Growing up in Kinderhook, NY, I started taking private flute lessons in 3rd grade and participated in my school’s band program from 5th through 12th grade. My school district had a wonderful music department but we did not have a strings program. My first experience playing with strings occurred at summer music camp when I was 15 years old. The piece we played was an arrangement of Hornpipe from Handel’s Water Music. Playing with strings for the first time was the most moving and exciting experience of my life up to that point. My mom remembers that I called her (from the pay phone) one night and told her, “Mom, it is SO COOL to play with strings!”

I was determined to play in another orchestra after the camp ended, so I was absolutely thrilled to be accepted into the Empire State Youth Orchestra program where I spent every Tuesday night for the next three years playing orchestral music with other passionate teenagers from around the region. My favorite youth orchestra memory is when we performed Mahler’s Symphony No. 1 at Tanglewood. I also spent two amazing summers at the New York State Summer School of the Arts: School of Orchestral Studies in Saratoga Springs, NY. My favorite memory from that program was performing Respighi’s Pines of Rome at the Saratoga Performing Arts Center (SPAC). Throughout my high school years, my parents took me to summer concerts by the Boston Symphony Orchestra at Tanglewood and occasional concerts by the Albany Symphony Orchestra. I am so thankful to my parents for making it possible for me to have these incredible musical experiences.

After high school, I attended the University of Maryland – College Park to pursue a major in flute performance, with my eyes set on a career as a professional orchestral flutist. Of course, for a young musician who has been given every opportunity to shine, both musically and academically, throughout high school, becoming part of a large university’s music school can be quite eye-opening and humbling! Translation: you are not the best, you have to practice more hours than you ever have before, and you do not receive nearly as much praise as you did in high school!

Well, I worked hard and my playing definitely improved, but I am certain that the next turn of events came at just the right time in my journey. A couple of my best friends decided to form a student-run chamber orchestra because they wanted to play more orchestral music outside of our course requirements. I played principal flute in the ensemble, and I also helped with publicity, renting music, and setting up for rehearsals. Back in our dorm rooms, while my friends would stay up for hours talking about what music they wanted to play, I found myself more interested in pondering things like: How could we fill every seat in the university chapel with people who needed to hear this incredible music? How many programs should we print? Could we ask for donations at the door? I had discovered the field of arts administration, and I was pretty fired up about it!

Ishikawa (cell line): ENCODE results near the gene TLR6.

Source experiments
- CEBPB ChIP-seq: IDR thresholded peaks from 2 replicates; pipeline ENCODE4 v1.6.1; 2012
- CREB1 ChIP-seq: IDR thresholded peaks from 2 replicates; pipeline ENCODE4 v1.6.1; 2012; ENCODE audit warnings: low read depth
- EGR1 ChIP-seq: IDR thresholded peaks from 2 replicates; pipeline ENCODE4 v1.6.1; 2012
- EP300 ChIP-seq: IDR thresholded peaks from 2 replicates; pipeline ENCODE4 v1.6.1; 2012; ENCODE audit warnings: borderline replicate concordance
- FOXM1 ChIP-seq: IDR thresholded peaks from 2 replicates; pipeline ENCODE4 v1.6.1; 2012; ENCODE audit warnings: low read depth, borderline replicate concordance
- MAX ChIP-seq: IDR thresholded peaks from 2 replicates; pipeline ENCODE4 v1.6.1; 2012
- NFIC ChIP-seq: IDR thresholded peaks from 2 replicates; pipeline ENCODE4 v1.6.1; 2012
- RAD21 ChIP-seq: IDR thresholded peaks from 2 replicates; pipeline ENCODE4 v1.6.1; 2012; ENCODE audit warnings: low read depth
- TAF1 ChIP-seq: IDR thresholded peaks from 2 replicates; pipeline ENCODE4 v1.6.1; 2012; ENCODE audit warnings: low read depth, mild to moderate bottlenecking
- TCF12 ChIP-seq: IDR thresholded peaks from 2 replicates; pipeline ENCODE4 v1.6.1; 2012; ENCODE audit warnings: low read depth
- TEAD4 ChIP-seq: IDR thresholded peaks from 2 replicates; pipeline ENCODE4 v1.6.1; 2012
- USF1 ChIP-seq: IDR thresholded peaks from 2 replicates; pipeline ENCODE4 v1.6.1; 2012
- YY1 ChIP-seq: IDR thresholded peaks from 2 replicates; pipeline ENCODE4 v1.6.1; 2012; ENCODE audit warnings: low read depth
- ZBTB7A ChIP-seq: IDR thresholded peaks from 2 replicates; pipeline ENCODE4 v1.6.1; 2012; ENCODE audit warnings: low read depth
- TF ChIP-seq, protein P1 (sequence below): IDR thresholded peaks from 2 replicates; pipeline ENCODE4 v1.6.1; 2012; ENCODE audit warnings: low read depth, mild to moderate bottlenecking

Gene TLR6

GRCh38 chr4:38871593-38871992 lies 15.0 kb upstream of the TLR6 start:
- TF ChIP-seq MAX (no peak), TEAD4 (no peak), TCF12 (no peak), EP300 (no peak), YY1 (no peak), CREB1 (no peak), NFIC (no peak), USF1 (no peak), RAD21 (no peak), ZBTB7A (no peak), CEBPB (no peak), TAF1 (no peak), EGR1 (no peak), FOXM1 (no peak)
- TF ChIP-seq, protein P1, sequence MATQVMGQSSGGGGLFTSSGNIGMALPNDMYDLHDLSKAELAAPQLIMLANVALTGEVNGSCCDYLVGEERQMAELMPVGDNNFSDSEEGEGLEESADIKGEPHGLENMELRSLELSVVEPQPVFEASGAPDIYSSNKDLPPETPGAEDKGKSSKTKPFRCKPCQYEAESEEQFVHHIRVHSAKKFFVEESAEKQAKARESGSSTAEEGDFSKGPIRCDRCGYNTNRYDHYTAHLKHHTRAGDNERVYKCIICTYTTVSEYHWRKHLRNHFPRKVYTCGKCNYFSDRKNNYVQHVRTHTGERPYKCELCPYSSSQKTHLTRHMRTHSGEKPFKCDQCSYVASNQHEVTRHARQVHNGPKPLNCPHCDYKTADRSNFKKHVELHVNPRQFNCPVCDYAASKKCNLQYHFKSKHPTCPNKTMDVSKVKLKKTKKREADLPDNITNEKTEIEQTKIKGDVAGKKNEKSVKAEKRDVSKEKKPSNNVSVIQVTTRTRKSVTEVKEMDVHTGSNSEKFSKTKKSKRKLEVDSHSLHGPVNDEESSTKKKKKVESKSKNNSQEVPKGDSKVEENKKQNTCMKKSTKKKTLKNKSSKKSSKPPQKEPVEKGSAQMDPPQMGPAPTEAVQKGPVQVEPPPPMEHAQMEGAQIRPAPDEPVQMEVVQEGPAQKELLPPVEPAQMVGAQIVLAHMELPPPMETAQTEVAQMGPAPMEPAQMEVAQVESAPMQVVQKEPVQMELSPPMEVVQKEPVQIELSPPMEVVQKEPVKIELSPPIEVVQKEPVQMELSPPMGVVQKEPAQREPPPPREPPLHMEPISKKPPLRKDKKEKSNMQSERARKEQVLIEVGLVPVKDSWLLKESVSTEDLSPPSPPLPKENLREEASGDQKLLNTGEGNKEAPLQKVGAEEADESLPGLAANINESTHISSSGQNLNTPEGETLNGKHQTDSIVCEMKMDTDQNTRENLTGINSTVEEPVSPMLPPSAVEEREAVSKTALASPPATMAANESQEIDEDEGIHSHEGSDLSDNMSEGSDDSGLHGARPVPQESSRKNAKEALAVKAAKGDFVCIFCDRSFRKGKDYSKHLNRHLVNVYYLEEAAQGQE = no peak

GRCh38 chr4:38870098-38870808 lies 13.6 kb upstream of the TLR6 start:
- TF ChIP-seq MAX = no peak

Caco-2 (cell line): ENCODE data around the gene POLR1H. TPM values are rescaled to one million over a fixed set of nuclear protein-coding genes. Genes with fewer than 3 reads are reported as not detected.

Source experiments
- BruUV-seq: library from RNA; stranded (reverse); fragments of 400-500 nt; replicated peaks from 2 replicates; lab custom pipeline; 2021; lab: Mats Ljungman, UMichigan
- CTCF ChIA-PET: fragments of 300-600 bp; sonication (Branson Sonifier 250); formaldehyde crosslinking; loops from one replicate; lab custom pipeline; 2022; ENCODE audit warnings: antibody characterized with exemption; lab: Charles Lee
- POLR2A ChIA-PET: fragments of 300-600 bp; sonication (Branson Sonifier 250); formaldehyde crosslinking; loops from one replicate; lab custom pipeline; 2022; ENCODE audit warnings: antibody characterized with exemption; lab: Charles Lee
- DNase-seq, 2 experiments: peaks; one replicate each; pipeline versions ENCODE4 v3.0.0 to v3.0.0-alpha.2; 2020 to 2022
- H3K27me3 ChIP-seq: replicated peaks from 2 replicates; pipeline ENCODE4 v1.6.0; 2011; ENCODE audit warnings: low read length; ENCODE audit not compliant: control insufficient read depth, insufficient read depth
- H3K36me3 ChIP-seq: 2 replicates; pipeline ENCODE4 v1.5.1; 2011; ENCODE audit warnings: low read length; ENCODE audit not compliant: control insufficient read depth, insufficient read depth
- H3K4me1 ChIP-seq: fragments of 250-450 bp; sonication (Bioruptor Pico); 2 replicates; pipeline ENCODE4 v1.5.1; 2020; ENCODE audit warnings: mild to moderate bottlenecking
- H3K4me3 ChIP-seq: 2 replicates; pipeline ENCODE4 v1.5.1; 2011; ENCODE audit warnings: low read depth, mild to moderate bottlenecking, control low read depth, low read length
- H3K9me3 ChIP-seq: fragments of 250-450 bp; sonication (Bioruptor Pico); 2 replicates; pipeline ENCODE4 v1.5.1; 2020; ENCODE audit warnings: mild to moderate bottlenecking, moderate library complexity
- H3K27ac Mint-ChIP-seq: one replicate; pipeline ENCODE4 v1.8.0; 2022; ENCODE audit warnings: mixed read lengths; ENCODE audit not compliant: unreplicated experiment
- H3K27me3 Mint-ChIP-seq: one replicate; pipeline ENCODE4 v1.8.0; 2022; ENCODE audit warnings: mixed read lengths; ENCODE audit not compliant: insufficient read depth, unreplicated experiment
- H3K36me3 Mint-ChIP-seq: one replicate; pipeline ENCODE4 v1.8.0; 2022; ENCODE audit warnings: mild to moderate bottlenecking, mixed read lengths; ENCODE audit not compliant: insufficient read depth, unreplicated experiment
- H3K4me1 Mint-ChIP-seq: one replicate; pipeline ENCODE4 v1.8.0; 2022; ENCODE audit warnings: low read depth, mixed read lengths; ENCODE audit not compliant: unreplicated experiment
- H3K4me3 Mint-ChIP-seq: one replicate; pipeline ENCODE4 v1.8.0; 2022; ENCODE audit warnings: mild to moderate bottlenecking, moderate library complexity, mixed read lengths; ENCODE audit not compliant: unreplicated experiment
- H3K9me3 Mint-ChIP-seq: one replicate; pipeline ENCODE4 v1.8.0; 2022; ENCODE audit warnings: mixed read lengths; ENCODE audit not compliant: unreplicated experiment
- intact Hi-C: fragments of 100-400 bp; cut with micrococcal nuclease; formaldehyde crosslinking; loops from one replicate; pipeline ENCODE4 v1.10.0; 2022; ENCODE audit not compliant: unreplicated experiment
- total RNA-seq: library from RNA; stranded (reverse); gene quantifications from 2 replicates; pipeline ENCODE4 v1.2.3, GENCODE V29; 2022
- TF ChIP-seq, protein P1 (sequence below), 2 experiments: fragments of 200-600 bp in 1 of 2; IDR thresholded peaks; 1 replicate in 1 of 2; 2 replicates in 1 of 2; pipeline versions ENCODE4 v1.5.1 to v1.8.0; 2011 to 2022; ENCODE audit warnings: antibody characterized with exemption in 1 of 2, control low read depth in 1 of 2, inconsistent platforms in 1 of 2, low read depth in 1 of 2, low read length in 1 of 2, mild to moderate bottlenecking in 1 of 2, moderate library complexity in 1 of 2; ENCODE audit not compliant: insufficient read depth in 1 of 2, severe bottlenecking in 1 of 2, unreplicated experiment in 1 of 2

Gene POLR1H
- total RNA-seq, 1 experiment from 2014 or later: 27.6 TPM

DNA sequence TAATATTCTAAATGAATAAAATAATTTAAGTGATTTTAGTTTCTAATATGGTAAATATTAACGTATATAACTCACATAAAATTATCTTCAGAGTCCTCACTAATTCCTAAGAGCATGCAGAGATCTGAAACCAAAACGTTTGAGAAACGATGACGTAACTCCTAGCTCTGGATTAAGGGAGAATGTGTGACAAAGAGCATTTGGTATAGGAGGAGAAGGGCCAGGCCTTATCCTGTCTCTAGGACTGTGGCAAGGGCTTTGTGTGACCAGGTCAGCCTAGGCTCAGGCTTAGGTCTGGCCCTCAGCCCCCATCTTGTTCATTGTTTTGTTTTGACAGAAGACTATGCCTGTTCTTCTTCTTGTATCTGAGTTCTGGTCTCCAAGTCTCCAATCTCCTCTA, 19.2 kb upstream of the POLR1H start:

While finishing my flute performance degree, I also took some business electives and arranged an independent-study internship in the concert management office of the music school. I was hired for summer administrative positions at the Marlboro Music Festival and the Tanglewood Music Center, where I encountered some of the finest young musicians I had ever heard. The festival participants were my own age, absolutely incredible players who were laser-focused, and many of them have since gone on to have major careers in the classical music world. I took pride in doing “behind the scenes” work that allowed the musicians to focus solely on rehearsing and performing. I discovered a role in which I was confident and comfortable, and I got to hear amazing music every single day. After completing an orchestra management seminar offered by the League of American Orchestras, I was accepted into the arts administration graduate program at Florida State University. I completed an internship at the Schwarz Center for Performing Arts at Emory University (Atlanta) and received my master’s degree in arts administration from FSU in 2005.

I moved to Wisconsin in 2005 to join the staff of the Wisconsin Youth Symphony Orchestras (WYSO) as Operations Coordinator where I handled scheduling and logistics for the various ensembles. Then in 2008, I was thrilled to be invited to join the staff of the Madison Symphony Orchestra, first as a development associate, and later transitioning into my current role as Director of Development. My role is to oversee all of our fundraising and donor relations efforts, including annual and planned giving from individuals, as well as institutional grants and sponsorships. On a more personal note, I live on the east side of Madison with my husband and two children, and I still play my flute for pleasure.

The Madison Symphony Orchestra is fortunate to have an incredibly devoted base of patrons, donors and volunteers, an orchestra who loves to play music, a gifted music director and artistic staff, a talented and hardworking administrative staff, and an incredible concert hall. Every Madison Symphony Orchestra performance is a gift of music to our community. Knowing that I play a role in making them happen is incredibly gratifying! I can’t wait until we can all come together again, turn off our electronic devices, and settle in for the most satisfying two hours we’ve had in a long time.

Thank you for taking the time to read my Symphony story!

—Casey Oelkers, Director of Development